Manufacturing hit a bottom in the 1980s, when DuPont, Toastmaster and Wick Homes closed their Moberly plants, putting hundreds out of work, recalls Michael Barner, director of the Moberly Area Technical Center, a technical high school funded by area school districts and housed at Moberly Public Schools. "A good portion of the middle class was knocked out and had to relocate," he says.
The city's economic history from 1992 is represented by 22 shovels decking two walls of the development corporation's conference room. Each shovel represents a groundbreaking, five of them for distribution centers, one since closed.
Including the four that remain and one from before 1992, Moberly counts five distribution centers today, for Scholastic Book Clubs, Goodyear Engineered Products, Orscheln Farm and Home stores, Mid-Am Building Supply and Wal-Mart, the newest and largest. By the development corporation's count, their combined work force of some 1,100 people makes distribution the city's second-largest employment sector after manufacturing, which employs about 1,400.
Cater says the distribution centers have diversified, stabilized and regionalized Moberly's economy, attracting workers from 40 miles around with good pay and benefits.
Although Mehaffy puts a priority on employer retention, he's not about to miss a chance to recruit a new company to town. Early in 2009, he landed a call center for Stark Bro's Fulfillment, a mail-order merchandiser based in Louisiana, Mo. The company plans to eventually employ 85.
And next? City Manager Andrew Morris envisions a "new wave of economic development" in retailing. His evidence: a Lowe's that opened in November, promising 120 jobs. No financial inducements were required or even requested.
And beyond that? A startup company, Producers Choice Soy Energy, promises to make up to 5 million gallons of biodiesel fuel annually from 3 million bushels of soybeans bought from local farmers. The city abated 10 years of property taxes for the company and issued $16 million in bonds to improve roads, traffic signals and storm-water control around its new $16.5 million plant. The company is to repay the bonds from its tax savings. It also stands to gain $330,000 in state tax credits if it adds 21 jobs to the handful it began with.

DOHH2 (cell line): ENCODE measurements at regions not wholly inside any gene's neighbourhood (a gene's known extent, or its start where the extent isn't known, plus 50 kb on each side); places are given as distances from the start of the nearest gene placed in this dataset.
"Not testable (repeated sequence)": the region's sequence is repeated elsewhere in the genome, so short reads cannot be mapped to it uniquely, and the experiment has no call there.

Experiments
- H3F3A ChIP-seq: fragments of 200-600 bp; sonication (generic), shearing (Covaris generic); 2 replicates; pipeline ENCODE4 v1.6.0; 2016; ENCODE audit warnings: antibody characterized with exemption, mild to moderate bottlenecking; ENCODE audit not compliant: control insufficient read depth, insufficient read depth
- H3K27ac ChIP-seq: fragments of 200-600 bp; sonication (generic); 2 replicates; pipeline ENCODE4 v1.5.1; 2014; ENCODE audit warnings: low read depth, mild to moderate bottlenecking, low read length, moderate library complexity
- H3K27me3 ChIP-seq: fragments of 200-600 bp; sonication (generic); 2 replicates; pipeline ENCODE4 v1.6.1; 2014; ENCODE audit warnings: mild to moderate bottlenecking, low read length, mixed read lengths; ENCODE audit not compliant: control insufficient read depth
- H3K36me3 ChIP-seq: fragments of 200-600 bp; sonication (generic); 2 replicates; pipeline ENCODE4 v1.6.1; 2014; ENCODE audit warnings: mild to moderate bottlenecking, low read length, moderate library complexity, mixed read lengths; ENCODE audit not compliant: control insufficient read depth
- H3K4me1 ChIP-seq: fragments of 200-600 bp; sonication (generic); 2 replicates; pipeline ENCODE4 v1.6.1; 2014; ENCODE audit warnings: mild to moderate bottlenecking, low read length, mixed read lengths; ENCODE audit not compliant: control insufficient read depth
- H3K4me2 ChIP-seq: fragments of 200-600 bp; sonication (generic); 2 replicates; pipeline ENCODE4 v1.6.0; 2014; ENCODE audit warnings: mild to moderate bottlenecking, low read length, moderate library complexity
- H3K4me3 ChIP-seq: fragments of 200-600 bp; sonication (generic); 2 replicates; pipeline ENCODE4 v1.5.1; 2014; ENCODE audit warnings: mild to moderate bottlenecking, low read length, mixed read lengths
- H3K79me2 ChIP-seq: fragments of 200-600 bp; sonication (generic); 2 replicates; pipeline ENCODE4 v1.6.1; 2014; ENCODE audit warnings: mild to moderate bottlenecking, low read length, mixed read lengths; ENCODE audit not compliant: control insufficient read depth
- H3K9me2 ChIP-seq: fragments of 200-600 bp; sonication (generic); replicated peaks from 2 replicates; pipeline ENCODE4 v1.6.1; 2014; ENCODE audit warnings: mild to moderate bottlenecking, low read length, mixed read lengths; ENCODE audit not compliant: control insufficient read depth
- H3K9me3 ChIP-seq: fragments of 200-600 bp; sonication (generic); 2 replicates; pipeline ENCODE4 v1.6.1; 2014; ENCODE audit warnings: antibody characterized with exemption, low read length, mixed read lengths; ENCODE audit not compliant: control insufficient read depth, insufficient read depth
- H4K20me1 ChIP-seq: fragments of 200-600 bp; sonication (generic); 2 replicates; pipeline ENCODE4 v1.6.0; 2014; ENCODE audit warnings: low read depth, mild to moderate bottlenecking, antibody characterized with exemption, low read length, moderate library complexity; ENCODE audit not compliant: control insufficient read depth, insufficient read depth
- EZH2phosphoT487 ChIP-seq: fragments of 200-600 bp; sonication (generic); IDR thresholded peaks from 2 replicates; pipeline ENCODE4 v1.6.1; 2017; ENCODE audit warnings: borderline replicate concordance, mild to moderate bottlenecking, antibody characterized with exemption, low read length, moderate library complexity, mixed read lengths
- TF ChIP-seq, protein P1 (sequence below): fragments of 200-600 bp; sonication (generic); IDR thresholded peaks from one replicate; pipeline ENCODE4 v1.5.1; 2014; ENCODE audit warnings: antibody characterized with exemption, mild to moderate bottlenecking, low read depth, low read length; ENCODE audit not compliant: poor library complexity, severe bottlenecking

In October, Shapiro Brothers Inc. signed a deal to expand its scrap metal processing business by buying roughly 10 acres from Randolph County Sheltered Industries. The purchase money will help sustain the workshop for the handicapped, which will continue to occupy a building on the site. Shapiro, for its part, expects to add 10 jobs, roughly tripling its Moberly numbers over the next three years.
Employers like Shapiro Brothers and Producers Choice are small players in a community where the big employers number their workers by the hundreds. Among the biggest are significant, stable and noncommercial enterprises in education, health care and criminal justice.
The Moberly Correctional Center, a men’s medium-security prison with about 1,800 inmates about five miles from the center of town, provides “good, steady, reliable income” to its employees, according to Cater.